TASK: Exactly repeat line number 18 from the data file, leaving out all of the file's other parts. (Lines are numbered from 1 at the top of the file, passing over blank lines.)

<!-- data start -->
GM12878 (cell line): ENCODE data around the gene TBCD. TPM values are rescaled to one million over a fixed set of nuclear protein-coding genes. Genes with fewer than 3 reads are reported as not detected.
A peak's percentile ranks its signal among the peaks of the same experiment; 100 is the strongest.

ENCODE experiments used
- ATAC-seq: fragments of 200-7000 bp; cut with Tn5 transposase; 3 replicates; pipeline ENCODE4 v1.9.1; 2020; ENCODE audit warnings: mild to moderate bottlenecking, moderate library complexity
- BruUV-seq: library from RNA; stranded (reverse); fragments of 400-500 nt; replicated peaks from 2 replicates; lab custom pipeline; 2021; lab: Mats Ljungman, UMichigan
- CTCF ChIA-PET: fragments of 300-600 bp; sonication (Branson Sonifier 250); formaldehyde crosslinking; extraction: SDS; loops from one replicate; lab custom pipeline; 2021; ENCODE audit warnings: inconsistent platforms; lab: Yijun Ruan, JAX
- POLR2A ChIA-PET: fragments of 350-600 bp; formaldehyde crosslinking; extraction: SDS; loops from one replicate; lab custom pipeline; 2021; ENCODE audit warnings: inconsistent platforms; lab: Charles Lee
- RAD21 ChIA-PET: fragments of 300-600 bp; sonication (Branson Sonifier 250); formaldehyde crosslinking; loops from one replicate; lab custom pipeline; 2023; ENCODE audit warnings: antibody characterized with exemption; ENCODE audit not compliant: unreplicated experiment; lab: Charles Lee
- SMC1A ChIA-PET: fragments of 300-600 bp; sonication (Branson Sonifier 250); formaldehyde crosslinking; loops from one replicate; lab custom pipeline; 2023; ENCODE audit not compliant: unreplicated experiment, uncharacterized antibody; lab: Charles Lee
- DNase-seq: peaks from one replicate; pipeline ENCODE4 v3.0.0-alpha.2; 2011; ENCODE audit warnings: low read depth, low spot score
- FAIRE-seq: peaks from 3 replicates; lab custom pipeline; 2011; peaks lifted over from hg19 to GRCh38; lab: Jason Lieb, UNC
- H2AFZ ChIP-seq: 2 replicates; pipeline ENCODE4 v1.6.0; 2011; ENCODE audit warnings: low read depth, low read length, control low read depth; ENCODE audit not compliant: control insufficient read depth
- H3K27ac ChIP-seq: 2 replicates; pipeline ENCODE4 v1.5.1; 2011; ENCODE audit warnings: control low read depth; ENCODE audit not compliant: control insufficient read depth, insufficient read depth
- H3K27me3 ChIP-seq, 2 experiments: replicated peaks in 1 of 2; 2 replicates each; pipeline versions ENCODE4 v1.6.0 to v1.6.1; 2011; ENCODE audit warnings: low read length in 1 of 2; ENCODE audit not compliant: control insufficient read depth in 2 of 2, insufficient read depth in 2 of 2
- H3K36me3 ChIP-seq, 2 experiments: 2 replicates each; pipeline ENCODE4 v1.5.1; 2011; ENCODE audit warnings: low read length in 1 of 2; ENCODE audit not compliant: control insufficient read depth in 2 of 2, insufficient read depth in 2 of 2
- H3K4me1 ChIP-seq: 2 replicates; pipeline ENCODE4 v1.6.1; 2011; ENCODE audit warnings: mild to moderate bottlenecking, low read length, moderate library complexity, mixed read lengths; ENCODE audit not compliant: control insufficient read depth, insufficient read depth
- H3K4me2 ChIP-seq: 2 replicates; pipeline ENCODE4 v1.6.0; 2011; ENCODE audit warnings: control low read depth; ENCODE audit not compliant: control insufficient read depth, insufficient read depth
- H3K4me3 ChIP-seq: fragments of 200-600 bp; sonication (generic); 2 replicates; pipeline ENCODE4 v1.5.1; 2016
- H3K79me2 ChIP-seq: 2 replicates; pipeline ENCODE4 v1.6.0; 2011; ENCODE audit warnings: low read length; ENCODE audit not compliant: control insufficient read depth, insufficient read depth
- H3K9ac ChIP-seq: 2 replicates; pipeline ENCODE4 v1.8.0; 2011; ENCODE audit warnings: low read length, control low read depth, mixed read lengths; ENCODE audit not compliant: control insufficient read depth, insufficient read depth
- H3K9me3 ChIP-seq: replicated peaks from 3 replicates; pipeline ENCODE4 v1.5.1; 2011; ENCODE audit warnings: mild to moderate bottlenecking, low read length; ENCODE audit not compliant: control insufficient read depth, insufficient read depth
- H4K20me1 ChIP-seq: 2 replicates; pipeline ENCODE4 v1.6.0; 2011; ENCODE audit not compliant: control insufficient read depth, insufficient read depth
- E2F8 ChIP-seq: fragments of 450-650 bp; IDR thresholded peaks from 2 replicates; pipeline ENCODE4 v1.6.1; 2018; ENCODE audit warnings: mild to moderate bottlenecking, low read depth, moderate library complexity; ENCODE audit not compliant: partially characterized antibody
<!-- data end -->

- H3K4me3 ChIP-seq: fragments of 200-600 bp; sonication (generic); 2 replicates; pipeline ENCODE4 v1.5.1; 2016